The landscape of sneaker culture and its women driven initiatives are still pretty grim but it is improving. For years the chatter and general make-up around sneakers was predominantly a boy’s club and in many ways it still is. Now women have become less of a spectator and more of a voice and view in the industry. According to data from The NPD Group Non-Performance Athletic inspired sneakers sales grew up to 33 percent for women in the 12 months up to April 2018. The data also shows that sneakers have been the top in footwear sales over the past 12 months.
More consumers specifically women are choosing comfort over spikey heeled pain. “Seasonal lines are blurring, and so are consumer attitudes and usage when it comes to footwear. As leisure footwear continues to grow, the fashion-focused players need to take the cues that comfort is not an added benefit anymore; it is a necessity for consumers regardless of the season,” said Beth Goldstein Executive Director, fashion footwear and accessories analyst for The NPD Group.As the tide changes ideally the industry would too. It is a slow but moving vehicle to bring women into the narrative of sneaker design but it is happening.
Puma naming Rihanna their Creative Director of their women’s collection lead to a 92% spike in net income for the quarter in 2017. Female buying power was quantified with her collections and Puma became a major player in sneaker footwear for women exceeding its athletic counter parts. Adidas created a 5 year plan to change their visual efforts and started tailoring their images to feature women from different fields, not just athletes. Nicole Vollebregt is Adidas first head of global women’s business and her focus was on the female consumer and what she needs. “My team is tasked with championing the versatile female athlete throughout the organization. We work with all the other business units to make sure that we’re delivering products and experiences that she wants,” says Vollebregt in an article to Fast Company.
The true champion of sneakers specifically for women is a relative decision. The leading spot shifts with every new sneaker drop and collaboration but the space to play in is still so new and extremely needed. Female sneaker heads are still plagued with silhouettes that are sometimes odd and take after the “feminization” of sneakers which is generally referred to as pink and patronizing.
A big push however to improve this is coming from Nike. They set up their new initiative in four different facets. The first one being size inclusivity. Historically colorways and sneaker drops specifically for men aren’t always offered in kids sizes which was the alternative option for women with smaller feet. Nike chose to change this and offered their sneaker drops with a more unisex approach. Notably they did this with Virgil Abloh’s collection ‘The Ten’ which is arguably one of Nike’s best collaborations in recent years.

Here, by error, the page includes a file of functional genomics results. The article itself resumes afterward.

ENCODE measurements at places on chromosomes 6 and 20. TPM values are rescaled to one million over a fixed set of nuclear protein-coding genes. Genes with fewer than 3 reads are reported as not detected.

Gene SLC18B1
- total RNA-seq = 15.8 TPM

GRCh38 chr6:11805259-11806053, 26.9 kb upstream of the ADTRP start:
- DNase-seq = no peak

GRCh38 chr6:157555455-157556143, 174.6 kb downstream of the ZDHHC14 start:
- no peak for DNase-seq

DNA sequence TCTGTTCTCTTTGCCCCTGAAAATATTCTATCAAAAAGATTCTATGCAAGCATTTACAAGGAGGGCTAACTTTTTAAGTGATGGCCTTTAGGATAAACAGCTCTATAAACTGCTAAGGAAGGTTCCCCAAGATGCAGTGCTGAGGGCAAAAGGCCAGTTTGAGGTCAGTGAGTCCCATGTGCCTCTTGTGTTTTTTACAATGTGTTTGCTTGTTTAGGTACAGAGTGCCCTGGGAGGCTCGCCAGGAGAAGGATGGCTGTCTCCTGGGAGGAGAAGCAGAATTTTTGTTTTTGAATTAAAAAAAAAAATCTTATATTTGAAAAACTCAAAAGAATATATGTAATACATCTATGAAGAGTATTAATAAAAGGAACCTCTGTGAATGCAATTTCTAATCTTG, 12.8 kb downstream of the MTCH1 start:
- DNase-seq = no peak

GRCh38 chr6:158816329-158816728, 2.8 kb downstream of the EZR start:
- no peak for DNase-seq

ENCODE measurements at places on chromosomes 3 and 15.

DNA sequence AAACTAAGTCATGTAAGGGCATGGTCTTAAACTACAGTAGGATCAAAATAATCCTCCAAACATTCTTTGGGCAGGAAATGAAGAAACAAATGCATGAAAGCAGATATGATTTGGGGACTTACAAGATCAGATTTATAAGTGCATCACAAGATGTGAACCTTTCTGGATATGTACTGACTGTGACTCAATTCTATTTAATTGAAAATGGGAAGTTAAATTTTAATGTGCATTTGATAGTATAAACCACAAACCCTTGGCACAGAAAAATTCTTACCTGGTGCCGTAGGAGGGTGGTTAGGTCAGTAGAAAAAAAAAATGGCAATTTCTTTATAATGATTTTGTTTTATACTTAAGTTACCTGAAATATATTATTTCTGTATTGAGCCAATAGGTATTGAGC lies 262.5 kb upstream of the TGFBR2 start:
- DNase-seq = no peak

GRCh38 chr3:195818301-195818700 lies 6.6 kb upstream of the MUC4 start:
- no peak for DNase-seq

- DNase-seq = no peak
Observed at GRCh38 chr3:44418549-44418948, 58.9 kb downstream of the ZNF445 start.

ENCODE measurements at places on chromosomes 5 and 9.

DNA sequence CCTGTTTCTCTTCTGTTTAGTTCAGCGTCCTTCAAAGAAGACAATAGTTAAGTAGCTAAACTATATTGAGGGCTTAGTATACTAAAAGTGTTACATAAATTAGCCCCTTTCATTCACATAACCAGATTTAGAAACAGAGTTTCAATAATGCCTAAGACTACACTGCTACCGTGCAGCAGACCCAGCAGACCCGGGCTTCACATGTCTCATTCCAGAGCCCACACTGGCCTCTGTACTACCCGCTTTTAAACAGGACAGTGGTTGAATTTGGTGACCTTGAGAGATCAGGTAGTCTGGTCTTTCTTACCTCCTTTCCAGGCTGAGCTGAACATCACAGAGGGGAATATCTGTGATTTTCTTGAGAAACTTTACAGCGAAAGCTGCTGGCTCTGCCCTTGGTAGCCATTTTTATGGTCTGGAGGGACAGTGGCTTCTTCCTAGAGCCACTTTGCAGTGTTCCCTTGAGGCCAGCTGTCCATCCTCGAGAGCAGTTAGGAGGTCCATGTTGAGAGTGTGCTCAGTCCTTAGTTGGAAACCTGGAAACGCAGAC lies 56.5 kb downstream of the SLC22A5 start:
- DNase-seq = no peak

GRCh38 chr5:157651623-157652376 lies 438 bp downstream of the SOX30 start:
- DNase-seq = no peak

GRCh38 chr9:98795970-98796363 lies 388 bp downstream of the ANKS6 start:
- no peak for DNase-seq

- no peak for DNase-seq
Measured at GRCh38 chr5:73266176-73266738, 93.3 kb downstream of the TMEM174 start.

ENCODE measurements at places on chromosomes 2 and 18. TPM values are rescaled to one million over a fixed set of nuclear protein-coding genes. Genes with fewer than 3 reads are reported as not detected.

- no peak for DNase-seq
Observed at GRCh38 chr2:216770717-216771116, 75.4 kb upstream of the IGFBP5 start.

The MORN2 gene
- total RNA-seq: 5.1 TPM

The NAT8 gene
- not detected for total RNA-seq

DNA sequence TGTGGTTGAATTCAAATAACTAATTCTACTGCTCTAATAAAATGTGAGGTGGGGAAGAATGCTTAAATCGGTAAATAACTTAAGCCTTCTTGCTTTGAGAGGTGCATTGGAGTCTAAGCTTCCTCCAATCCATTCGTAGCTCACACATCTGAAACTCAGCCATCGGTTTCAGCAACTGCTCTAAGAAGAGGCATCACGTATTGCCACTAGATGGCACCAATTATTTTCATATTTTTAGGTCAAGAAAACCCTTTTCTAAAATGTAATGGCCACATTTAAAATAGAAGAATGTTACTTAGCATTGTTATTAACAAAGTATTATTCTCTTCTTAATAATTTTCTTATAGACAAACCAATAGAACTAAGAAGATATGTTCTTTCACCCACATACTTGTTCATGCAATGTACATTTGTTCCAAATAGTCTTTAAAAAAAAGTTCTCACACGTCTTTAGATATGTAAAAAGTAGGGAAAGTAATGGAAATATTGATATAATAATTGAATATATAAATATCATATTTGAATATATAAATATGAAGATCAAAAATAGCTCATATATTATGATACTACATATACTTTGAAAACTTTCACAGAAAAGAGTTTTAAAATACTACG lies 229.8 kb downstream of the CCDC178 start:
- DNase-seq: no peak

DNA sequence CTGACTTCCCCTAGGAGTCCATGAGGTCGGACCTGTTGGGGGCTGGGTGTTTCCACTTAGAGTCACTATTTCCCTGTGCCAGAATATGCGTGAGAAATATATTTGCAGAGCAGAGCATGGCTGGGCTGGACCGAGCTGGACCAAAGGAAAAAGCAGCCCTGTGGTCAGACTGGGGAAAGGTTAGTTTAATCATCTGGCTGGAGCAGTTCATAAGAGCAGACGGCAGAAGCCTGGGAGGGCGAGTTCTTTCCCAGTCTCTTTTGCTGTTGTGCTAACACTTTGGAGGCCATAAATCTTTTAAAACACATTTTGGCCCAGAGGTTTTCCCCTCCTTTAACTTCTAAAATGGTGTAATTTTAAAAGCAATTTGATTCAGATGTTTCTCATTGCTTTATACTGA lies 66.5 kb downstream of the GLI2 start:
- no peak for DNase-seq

Nike Unlaced was created as a specialized an intimate shopping experience dedicated to women. The global digital and retail concept also features curations by global and national influencers. Ramping up on their services came into play as well. VIP amenities like same day shipping, personalized styling and one-on-one appointments with guest stylists are all a part of the new program. Goldstein notes “Consumers’ priorities have shifted. They are more time-starved, and therefore demand that shopping be easy and entertaining, both in-store and online. With increasing competition and direct-to-consumer distribution becoming more of a focus for both existing brands and start-ups, today’s retail environment makes differentiation even more critical than before.”
The most important of Nike’s initiatives is their emphasis on sneaker partnerships with women. They’ve rolled out collaborations over the past few years but really upped the ante with ‘The 1 Reimagined’ Project that was done by a 14-strong female design collective. Jordan brand also made history by teaming up with Vogue to release the first collection of women’s only Jordan’s.
The steps taken by the leading athletic and apparel brands is commendable but there is still a long way to go. Highlighting female voices with a unique point of view and ideas to shift the make-up of conversations around sneakers is vital. As women become a growing voices, designers and executives in the sneaker industry and the culture itself now more than ever we have to look to the future of retail and what our consumer experiences should look like. The future for the sneaker industry is female.